Sandal season isn’t so fun for toenail fungus suffers. But the estimated 35 million people who deal with foot fungi may soon be joining the barefoot masses, as two new solutions for toenail fungus have just entered the scene.
In early July, the FDA approved Kerydine, a treatment for onychomycosis (toenail fungus) that’s the first topical version of a new class of antifungals called oxaboroles. These supercharged antifungals are believed to better penetrate the thick nail plate, giving them better access to the actual fungus and upping the odds of eliminating it. And just one month earlier, the FDA gave the all-clear to Jublia, another topical treatment approved for treating toenail fungus that attaches to the keratin in nails, allowing it to travel through the nail plate to the infection below.
Kerydin and Jublia aren’t the first topical treatments for the frustrating foot fungus, but they may hold more potential than their predecessors. “Current topical therapies are safe, but have proven to give disappointing results,” says Joshua Zeichner, MD, dermatologist and director of cosmetic and clinical research at Mount Sinai Medical Center in New York City. “Clearance rates of the fungus in the clinical trials for both these drugs are significantly higher than what we have seen with the currently available options,” he adds.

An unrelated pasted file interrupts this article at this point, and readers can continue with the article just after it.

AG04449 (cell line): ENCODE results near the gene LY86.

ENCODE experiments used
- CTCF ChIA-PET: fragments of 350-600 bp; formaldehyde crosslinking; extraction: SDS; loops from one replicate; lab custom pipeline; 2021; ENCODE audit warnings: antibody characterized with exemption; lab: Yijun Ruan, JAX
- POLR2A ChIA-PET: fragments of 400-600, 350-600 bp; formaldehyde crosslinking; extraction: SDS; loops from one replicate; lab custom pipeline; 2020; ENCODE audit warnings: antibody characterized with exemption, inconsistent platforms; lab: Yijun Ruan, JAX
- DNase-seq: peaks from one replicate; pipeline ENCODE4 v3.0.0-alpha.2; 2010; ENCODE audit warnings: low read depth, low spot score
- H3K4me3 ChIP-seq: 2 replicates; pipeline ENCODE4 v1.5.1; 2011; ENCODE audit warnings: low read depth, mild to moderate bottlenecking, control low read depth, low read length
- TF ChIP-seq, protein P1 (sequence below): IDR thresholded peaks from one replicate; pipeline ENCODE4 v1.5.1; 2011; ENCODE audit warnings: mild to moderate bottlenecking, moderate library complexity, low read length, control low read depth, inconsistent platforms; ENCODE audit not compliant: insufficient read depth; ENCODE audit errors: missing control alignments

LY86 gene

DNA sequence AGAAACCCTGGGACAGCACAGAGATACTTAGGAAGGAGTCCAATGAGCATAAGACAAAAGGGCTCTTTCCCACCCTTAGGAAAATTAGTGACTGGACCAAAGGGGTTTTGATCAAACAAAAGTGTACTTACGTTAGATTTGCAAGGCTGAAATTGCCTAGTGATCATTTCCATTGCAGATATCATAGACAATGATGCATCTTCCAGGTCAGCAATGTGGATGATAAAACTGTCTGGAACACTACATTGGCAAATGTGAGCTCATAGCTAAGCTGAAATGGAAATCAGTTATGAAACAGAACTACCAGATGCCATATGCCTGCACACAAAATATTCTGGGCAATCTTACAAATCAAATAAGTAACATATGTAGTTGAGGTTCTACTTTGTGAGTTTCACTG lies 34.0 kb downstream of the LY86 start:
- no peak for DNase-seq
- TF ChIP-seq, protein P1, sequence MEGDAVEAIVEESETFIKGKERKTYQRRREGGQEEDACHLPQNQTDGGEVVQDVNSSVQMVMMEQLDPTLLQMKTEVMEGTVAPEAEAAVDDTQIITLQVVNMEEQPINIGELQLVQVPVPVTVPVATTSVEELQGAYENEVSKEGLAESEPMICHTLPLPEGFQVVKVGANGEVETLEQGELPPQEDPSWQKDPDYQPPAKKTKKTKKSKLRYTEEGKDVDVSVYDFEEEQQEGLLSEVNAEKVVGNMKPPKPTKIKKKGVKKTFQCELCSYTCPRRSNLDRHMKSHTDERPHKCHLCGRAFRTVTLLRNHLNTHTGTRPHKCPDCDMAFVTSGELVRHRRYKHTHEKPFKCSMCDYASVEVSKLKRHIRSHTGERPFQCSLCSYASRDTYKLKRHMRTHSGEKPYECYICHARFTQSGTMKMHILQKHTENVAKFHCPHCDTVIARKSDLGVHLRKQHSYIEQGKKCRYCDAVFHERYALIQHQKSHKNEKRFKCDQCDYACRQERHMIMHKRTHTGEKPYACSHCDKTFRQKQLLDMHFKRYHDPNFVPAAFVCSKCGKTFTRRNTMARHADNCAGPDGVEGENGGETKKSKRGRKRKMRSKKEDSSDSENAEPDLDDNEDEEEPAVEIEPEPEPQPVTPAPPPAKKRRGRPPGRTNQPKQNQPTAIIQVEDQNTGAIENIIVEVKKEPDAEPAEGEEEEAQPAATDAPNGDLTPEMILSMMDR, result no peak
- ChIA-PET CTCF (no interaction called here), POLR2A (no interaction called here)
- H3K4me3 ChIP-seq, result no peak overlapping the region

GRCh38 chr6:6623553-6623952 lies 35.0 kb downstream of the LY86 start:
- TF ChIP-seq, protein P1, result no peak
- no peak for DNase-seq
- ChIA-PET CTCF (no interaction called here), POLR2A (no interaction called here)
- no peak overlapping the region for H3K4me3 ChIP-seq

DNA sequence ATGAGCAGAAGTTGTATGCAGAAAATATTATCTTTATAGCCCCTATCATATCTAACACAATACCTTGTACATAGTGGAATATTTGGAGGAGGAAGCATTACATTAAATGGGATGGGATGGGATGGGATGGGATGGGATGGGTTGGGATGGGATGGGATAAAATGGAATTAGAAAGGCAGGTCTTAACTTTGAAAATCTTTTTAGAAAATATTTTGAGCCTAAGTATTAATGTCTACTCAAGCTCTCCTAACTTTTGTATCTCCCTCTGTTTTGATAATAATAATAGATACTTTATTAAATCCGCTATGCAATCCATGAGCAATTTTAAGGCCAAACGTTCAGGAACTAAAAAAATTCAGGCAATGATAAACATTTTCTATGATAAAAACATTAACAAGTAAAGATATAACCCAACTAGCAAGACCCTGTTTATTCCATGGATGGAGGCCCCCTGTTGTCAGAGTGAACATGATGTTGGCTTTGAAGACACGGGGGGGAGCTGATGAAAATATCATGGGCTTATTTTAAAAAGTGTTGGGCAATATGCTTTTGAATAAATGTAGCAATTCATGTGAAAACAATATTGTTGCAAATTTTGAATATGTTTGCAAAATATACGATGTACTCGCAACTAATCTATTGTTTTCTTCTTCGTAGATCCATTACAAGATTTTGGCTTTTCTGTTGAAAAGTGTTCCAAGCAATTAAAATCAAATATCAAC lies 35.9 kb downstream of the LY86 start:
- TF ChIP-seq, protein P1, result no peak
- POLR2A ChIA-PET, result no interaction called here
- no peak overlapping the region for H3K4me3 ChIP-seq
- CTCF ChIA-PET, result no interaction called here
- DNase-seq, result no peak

If you’re hoping for an instant fix, though, you’re going to be disappointed. “Nails, especially toenails, grow slowly,” says Zeichner. Rather than clear up the fungus that’s growing beneath your nail right now, these treatments allow a new, fungus-free nail to grow in—a process that takes about a year. That’s about the same amount of time that current treatments take, but the difference, says Zeichner, is that these two new products promise to be more effective.
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